Every day while driving around Dunwoody’s streets, Joe Hirsch takes dozens of pictures of signs he says are posted illegally and sends them to city officials. He demands the signs be removed and he wants the offenders to be held accountable.
Hirsch, who unsuccessfully ran for City Council in 2017, is well-known by residents and those at City Hall for his aggressive pursuit of locating and reporting illegal signs, racking up dozens and dozens of official complaints a year. He said his years-long fight with city officials over illegal signs is more than a passion, however. It’s a symbol.
“The signs exemplify how poorly our city government is run,” he said.
“Signs are not the biggest problem in our city and don’t hurt people, and I realize my passion is perhaps more symbolic than tangible,” he added. “I just view it as right-in-your-face example of how the city government is not working properly.”
But the City Council is now ready to do battle with Hirsch and a handful of other residents who continually complain about illegal signs. At the council’s May 6 meeting, members unanimously voted to hire a consultant to rewrite the entire sign code, starting from scratch.
The current sign ordinance includes everything from definitions of different kinds of signs to such details as prohibiting window signs from covering more than 30 percent of the window frame and restricting address numerals to no taller than 4 inches in residential districts and 10 inches in business districts.
Councilmember Lynn Deutsch, who served on the city’s first Planning Commission after incorporation and worked on writing the original sign ordinance, said the test of a city government is not found in the clarity of its sign ordinance as Hirsch claims. But realizing when things are not working and taking time to start over shows a city’s maturity, she said.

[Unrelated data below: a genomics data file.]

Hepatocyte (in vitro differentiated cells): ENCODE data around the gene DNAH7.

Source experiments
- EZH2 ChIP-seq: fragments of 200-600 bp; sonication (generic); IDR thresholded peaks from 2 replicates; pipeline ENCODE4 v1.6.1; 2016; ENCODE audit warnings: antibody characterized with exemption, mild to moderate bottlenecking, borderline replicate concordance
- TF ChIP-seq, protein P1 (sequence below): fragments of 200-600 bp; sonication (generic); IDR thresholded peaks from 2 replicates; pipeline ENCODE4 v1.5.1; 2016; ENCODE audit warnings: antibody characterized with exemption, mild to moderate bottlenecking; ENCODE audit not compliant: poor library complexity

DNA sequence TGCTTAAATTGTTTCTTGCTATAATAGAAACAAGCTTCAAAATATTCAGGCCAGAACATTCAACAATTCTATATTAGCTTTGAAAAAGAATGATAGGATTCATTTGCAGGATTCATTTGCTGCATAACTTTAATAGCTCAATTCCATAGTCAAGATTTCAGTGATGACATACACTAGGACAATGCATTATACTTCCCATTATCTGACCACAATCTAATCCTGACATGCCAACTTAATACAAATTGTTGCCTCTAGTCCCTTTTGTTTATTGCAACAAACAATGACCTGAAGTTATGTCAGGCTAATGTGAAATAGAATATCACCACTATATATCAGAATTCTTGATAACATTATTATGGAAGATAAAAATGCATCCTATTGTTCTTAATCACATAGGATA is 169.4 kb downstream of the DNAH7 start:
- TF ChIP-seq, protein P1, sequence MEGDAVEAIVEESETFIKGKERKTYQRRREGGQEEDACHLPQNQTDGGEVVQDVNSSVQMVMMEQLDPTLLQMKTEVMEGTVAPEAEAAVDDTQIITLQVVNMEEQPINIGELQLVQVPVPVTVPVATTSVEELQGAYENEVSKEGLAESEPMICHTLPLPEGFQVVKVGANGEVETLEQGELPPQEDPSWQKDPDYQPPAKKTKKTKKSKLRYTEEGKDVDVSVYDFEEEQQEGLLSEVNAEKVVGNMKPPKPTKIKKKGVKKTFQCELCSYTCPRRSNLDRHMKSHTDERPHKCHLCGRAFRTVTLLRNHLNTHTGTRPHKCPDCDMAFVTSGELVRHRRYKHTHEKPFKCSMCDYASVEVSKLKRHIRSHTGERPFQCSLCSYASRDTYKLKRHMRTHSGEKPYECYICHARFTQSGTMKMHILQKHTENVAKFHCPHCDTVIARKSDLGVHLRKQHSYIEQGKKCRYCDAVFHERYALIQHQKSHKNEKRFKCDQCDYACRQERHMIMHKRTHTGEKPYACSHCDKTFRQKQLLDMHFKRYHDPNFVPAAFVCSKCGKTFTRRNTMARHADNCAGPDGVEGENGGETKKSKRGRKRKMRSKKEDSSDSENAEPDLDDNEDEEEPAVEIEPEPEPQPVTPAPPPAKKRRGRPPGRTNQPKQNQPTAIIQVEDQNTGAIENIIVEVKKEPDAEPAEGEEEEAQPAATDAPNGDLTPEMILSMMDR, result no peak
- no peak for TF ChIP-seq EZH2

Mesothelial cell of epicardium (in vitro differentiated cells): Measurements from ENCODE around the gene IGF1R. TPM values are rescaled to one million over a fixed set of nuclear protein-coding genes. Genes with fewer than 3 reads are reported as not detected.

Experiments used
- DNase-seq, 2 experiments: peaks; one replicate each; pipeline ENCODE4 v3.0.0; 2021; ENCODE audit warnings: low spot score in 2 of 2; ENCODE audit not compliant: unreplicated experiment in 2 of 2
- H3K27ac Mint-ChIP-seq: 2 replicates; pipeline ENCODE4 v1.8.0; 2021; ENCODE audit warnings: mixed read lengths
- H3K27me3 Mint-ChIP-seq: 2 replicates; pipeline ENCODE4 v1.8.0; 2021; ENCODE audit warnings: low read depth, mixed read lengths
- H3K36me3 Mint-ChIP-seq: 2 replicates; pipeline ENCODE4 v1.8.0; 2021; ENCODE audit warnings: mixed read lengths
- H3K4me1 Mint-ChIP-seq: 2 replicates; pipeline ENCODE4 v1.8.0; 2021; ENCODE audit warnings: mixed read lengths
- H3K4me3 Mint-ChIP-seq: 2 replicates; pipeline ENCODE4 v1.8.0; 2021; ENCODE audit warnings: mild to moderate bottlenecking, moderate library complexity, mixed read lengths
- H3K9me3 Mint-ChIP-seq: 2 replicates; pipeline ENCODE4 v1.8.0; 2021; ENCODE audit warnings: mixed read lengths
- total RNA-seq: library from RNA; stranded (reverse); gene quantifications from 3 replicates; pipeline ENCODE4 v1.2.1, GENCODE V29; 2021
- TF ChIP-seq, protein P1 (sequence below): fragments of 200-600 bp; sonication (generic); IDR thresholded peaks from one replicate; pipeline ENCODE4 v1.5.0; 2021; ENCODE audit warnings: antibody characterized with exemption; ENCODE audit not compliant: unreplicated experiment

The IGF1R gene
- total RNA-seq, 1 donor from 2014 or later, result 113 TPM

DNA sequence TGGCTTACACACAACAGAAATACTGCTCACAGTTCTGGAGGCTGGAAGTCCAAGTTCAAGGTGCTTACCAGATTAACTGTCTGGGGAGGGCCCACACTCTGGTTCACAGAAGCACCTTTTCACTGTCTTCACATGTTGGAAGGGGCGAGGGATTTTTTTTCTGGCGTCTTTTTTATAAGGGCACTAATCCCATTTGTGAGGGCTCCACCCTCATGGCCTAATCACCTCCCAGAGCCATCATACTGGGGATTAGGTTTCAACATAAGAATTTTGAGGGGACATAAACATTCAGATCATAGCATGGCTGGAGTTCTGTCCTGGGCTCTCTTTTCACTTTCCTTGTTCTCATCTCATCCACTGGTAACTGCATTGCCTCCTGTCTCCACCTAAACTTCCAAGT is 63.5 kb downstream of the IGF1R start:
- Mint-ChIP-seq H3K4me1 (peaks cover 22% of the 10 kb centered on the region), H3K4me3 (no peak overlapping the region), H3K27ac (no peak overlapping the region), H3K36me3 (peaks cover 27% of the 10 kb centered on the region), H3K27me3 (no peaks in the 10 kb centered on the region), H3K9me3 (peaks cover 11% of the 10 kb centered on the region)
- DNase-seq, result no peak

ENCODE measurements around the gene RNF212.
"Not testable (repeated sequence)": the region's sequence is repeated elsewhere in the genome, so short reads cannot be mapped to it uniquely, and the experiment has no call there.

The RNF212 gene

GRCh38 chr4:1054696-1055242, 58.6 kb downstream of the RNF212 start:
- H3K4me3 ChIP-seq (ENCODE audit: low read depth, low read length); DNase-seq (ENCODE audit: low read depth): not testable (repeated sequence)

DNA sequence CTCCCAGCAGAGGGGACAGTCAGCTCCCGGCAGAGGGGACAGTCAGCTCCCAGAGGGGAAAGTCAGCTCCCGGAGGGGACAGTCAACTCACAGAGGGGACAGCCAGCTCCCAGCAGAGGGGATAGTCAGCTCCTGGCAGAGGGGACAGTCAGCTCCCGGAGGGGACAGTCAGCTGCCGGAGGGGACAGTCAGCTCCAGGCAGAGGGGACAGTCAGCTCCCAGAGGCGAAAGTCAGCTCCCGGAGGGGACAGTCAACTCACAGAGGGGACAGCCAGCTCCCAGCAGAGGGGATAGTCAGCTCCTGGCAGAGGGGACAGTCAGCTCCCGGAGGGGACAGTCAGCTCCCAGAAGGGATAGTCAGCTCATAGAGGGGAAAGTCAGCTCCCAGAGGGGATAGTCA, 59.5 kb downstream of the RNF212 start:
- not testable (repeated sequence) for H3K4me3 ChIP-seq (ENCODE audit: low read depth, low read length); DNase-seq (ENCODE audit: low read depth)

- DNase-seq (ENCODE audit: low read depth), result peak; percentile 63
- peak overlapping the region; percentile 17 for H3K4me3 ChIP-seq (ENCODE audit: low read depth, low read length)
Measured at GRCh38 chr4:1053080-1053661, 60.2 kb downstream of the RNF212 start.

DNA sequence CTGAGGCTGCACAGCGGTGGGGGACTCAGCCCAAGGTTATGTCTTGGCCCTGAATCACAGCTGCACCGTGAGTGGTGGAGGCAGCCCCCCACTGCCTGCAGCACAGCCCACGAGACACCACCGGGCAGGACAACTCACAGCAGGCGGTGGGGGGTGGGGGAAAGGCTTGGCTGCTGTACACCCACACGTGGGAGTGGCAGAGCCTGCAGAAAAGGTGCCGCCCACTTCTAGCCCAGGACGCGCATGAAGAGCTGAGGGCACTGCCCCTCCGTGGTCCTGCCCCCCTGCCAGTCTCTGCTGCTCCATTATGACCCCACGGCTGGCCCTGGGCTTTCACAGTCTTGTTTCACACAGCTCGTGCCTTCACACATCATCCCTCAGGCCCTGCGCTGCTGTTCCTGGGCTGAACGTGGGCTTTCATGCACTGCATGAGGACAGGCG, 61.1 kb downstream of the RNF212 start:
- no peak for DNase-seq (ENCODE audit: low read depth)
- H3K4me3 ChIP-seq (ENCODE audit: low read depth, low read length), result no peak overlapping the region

When Hirsch complained this year about high school graduate signs that have been posted for many years in various city neighborhoods to honor seniors soon receiving their diplomas as now being illegal, Deutsch said something drastic needed to be done.
“That’s when I knew we had totally lost our way,” she said.
Hirsch complained to the city and said the traditional signs needed to be permitted due to a change in the sign ordinance made last year about permitting signs of certain sizes. Deutsch acknowledged he was correct, calling the mishap an “unintended consequence.”
“I knew we needed to step back, figure out our goals and objectives, and make it as simple as possible so residents and businesses alike can understand the code,” Deutsch said.
Through the years, the council has made “nips and tucks” that have made the entire process of putting up a sign for legitimate businesses confusing and complicated, Deutsch said.
That resulting confusion of how, when, why and where someone can put up a sign is likely doing more harm to the city than good because it turns residents into the “sign police,” she added.
“It’s crazy-making, this stuff is so complicated,” Deutsch said. “I think we can fix this.”
A complete rewrite should clear up confusion for residents and businesses alike, she said. How much the consultant will cost is unknown at this time and will be part of approving next year’s budget, according to Community Development Director Richard McLeod.
Deutsch said there are many factors to consider when writing a sign ordinance, including the U.S. Constitution and free speech rights. How a community wants to regulate its aesthetic also plays a powerful role.
Each year, the city’s code enforcement officers regularly pull more than 1,000 illegal signs from the right-of-way. Oftentimes, the signs are returned the next day or even hours later. The signs posted on utility poles are made at night by anonymous people representing anonymous companies and catching an offender to fine them and stop them from posting illegal signs is nearly impossible.
“We have a well-rounded code enforcement program. There is a lot of sign pollution that goes up overnight and is done anonymously, so there is no way to trace it. It’s an ongoing battle,” Deutsch said.
Hirsch’s own battle with the city over signs is not just based on his stated claim to clean up government. It’s also based on a nearly decade-old grudge he has against the city.
In 2010, Hirsch noticed reserved parking signs for teachers and construction workers doing renovations posted around Dunwoody High School, within sight of his Womack Drive home. He complained to city officials, saying they were illegal because the sign ordinance did not address reserved signs. He called the signs “pollution” and “clutter.”
City officials disagreed and said the reserved signs were allowed. Hirsch then made his own sign that stated, “Reserved for Joe Hirsch Only.” His sign was immediately removed.
“The police chief stood up in public and said he was not going to enforce the sign code, the public works director said in public he was not going to enforce the sign code … to spite me,” Hirsch said. “So, I said I could play that game, too.
“People point to me as being the obnoxious one about this, but let’s not forget the city started it,” he said.